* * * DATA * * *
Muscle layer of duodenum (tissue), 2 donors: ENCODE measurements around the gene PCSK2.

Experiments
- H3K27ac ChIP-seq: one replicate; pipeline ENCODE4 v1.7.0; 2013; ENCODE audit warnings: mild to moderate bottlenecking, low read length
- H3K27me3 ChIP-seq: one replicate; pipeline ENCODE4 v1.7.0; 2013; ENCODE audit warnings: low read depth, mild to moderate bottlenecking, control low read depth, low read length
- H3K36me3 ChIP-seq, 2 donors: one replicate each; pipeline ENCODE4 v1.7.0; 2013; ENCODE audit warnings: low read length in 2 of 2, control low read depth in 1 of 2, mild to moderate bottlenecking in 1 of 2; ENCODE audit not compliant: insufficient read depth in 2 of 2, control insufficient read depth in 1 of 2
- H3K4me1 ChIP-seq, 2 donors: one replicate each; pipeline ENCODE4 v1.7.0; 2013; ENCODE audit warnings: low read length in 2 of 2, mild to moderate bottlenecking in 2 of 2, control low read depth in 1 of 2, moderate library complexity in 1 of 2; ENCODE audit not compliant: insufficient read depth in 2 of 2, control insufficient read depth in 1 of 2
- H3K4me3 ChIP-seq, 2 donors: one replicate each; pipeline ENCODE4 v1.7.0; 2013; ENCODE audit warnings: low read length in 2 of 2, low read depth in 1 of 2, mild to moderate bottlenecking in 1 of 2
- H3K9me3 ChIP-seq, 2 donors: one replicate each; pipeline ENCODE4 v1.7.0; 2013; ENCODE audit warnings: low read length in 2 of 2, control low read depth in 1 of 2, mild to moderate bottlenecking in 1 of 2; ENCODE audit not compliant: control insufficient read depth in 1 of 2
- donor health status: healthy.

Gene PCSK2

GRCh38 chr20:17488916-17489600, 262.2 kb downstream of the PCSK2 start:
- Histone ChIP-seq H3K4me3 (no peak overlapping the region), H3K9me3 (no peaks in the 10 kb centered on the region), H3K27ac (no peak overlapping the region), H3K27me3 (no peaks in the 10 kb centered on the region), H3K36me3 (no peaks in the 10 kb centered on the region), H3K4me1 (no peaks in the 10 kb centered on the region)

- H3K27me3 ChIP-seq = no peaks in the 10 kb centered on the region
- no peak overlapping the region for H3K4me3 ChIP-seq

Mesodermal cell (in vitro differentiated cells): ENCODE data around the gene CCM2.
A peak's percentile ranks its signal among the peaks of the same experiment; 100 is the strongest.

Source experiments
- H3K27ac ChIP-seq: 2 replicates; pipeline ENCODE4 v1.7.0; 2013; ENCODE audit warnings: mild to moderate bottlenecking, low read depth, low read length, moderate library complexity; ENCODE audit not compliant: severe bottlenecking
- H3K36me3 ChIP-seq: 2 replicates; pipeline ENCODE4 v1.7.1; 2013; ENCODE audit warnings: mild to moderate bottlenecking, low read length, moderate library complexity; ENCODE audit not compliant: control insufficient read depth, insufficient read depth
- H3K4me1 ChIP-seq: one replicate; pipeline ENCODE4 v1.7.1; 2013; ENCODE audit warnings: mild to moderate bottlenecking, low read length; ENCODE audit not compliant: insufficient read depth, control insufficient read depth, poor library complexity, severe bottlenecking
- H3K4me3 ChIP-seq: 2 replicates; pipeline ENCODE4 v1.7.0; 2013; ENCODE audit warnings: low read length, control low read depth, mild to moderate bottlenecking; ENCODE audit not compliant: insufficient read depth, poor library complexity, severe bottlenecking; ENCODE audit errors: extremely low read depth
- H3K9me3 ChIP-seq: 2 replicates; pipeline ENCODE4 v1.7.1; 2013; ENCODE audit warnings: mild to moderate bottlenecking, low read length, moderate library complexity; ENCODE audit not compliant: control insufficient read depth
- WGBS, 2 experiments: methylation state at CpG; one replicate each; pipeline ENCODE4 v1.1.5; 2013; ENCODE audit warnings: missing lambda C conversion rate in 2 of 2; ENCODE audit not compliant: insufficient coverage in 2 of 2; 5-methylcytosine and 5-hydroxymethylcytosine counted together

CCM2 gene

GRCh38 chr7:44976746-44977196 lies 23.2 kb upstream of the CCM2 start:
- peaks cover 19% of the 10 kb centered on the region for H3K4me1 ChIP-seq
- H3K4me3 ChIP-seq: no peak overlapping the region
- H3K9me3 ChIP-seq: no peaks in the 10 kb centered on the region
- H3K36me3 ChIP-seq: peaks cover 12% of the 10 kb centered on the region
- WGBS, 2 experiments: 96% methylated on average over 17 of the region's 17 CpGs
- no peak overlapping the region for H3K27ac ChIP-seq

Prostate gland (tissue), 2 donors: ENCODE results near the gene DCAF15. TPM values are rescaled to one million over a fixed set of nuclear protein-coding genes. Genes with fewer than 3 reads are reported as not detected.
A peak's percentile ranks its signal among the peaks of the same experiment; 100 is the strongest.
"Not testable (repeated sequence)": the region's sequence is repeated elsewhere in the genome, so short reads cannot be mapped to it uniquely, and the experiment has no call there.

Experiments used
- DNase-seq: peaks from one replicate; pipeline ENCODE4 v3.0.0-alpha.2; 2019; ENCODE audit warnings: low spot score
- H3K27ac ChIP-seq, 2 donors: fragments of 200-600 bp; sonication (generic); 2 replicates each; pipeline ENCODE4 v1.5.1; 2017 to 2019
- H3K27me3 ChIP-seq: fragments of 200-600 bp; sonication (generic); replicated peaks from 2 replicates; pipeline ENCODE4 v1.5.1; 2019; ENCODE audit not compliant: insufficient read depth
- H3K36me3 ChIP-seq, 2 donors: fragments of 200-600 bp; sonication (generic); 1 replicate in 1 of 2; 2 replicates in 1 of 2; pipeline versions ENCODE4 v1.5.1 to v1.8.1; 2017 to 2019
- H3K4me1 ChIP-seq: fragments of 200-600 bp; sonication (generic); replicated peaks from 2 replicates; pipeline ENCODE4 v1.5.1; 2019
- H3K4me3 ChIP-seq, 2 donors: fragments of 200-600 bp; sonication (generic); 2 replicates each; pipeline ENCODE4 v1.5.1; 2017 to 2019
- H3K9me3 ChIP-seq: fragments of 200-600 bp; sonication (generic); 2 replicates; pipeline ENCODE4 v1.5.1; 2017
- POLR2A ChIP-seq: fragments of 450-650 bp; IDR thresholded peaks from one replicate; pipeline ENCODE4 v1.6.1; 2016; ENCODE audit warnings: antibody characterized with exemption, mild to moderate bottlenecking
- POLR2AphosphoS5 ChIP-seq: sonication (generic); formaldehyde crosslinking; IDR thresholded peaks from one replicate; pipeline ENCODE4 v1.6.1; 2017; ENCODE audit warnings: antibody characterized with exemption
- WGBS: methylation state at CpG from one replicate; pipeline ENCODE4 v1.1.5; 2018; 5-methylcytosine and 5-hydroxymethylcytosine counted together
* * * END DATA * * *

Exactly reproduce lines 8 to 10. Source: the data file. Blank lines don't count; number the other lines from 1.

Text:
- H3K9me3 ChIP-seq, 2 donors: one replicate each; pipeline ENCODE4 v1.7.0; 2013; ENCODE audit warnings: low read length in 2 of 2, control low read depth in 1 of 2, mild to moderate bottlenecking in 1 of 2; ENCODE audit not compliant: control insufficient read depth in 1 of 2
- donor health status: healthy.

Gene PCSK2